of the Opposition, of every State Parliament, the Legislative Assemblies of the A.C.T. and the Northern Territory and local government. The date, place and agenda for the resumed meeting were all agreed upon by 13 August.

Yet on 28 August I received a telegram from the Premier of Queensland advising that Queensland Government delegates would not attend the Convention in Melbourne and that the Premier would be moving that the Queensland

Parliamentary delegation should not attend. Western Australia, New South Wales and Victoria subsequently took a similar attitude No good reason has been given for their change of view.

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Despite the obstruction of the non-Labor parties, the Convention will go ahead. It will meet tomorrow in the Windsor Hotel since the Victorian Government has now cancelled its invitation to use Parliament House.

I believe that useful results can still be achieved by the plenary meeting. For its part, the Australian Government will press for agreement on amendments to the Constitution to expand the provisions for the inter-change of powers and to amend the Constitution to permit the . Australian Parliament to make grants to local government bodies and raise loans on their behalf.

I believe the Australian Government's attitude to local government is at the root of the Opposition's boycott. The non-Labor States and the Opposition opposed even having local government represented at the Convention.

They are now frightened that the Convention will lead to a proper, developing role for local government in our federal system.

Strong local government has. a key role to play in the provision of needed services. From personal experience I know the cost of living and working in suburbs long deprived of proper health, transport, sewerage, housing and child care services - all the things that make for the betterment and happiness of the Australian people. In my 1972 policy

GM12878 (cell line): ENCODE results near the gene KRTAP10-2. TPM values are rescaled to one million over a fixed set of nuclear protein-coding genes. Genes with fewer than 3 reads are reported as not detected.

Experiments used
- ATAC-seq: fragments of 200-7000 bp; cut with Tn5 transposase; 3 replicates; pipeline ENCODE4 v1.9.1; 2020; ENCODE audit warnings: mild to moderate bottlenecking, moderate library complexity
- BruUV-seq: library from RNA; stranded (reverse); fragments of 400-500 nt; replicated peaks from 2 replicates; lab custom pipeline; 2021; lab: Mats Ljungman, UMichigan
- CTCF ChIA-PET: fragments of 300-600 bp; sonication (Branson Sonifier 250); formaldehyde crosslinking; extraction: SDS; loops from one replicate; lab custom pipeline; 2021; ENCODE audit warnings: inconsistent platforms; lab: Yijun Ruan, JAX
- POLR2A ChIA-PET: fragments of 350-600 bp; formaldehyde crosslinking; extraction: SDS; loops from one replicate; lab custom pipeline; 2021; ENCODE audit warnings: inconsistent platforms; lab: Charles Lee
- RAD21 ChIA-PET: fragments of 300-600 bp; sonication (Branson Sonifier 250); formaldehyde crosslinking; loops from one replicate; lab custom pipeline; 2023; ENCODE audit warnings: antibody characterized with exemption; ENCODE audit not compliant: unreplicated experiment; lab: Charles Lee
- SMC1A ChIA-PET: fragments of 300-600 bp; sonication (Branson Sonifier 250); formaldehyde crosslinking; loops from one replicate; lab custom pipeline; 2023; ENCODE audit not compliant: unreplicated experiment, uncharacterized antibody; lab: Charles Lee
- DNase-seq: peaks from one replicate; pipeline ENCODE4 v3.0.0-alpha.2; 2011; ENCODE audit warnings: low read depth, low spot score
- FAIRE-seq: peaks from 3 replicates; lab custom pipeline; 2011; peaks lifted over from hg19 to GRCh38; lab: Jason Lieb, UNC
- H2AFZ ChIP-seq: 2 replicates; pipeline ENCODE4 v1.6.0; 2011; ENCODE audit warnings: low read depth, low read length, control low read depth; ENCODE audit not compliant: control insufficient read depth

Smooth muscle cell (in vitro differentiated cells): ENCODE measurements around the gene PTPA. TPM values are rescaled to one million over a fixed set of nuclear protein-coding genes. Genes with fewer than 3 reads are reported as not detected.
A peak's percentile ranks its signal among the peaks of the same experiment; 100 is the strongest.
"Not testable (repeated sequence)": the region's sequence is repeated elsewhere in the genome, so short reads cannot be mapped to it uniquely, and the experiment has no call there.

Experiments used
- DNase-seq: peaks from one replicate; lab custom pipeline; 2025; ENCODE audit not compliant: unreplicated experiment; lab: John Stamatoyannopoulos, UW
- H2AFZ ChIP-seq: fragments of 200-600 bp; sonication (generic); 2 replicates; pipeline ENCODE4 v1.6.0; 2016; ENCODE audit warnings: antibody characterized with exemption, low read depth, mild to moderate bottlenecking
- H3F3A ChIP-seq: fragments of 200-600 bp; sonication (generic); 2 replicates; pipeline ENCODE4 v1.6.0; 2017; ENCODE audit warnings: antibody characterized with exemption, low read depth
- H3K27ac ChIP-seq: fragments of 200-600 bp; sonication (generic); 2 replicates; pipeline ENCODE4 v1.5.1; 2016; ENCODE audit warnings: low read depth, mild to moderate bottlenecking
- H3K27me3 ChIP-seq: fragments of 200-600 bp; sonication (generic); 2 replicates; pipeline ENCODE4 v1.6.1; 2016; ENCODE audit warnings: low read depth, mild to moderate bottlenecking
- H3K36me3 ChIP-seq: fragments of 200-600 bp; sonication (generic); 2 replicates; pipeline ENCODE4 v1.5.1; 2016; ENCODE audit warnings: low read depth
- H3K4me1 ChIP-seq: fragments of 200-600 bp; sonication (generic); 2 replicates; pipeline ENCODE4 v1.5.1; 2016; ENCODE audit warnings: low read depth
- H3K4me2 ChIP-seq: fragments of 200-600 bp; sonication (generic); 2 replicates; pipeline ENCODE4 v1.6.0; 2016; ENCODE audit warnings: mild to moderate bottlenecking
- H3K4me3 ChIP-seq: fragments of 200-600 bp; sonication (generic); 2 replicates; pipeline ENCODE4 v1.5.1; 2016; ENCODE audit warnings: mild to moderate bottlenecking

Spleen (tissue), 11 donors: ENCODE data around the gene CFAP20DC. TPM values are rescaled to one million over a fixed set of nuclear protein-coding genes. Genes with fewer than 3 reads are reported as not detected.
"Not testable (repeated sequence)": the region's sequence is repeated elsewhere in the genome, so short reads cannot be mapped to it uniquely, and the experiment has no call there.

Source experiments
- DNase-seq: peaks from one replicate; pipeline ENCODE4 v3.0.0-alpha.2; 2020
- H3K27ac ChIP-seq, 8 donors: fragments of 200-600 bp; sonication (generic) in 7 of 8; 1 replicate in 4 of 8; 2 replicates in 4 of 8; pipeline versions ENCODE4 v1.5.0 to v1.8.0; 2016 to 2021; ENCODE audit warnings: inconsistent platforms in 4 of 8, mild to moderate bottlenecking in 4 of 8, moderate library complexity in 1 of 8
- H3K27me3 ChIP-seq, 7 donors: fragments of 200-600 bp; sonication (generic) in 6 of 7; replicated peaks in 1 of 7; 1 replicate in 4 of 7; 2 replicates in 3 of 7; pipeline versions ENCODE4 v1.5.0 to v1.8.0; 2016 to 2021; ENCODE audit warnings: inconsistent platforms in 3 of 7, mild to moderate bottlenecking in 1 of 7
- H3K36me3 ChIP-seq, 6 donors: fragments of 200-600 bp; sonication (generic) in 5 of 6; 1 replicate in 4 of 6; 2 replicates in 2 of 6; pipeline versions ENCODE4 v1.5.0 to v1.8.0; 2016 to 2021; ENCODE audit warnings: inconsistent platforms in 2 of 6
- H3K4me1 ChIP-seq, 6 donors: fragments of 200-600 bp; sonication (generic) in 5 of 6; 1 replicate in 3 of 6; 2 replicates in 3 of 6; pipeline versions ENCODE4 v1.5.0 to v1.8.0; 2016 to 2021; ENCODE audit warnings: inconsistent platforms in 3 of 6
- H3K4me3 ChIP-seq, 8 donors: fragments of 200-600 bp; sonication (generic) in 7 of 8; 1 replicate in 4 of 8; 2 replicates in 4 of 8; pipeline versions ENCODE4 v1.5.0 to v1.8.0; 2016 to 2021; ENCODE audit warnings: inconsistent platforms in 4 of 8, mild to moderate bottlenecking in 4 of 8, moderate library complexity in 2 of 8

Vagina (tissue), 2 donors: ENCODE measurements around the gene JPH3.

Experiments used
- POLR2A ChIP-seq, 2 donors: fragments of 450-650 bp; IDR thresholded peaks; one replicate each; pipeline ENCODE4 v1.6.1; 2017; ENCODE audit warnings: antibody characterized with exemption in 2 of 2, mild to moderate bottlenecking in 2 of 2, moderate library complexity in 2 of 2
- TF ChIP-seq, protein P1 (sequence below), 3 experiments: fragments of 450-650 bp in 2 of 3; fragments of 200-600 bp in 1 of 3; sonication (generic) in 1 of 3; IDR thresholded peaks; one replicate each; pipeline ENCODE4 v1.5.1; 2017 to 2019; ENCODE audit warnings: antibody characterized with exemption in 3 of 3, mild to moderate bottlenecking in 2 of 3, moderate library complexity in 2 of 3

speech I pledged that local government would be made a > genuine partner in the federal system. I declared that direct representation of local government at the Constitutional · Convention would be a condition of the Australian Government's participation. In spite of the resistance of our opponents, we are honouring those pledges. We are determined to have strong

local government properly financed and properly responsive to local community needs.

Far from being centralist, the Australian Government has proclaimed its determination to bring decision-making closer to the people. The real centralists are the non-Labor States who have attempted to frustrate local government. The non-Labor

States want to dominate local government at all costs. They have even challenged the right of the Territories to representation and votes in the Federal Parliament. They

have tried to close off our support for local community groups. This is why the Victorian Government is leading the High Court challenge to the R.E.D. Scheme and the Australian Assistance Plan - a challenge which imperils a whole range

of local schemes which the Australian Labor Government has implemented.

In Resigning innovative programs like community health and child care centres, the Australian Government has been conscious of the need for community groups to plan and run their own projects. We want community participation through

community action. This will be achieved by vigorous local government working in harmony,with Australian Government programs. These programs will go ahead despite the Opposition's boycott of tomorrow's Convention.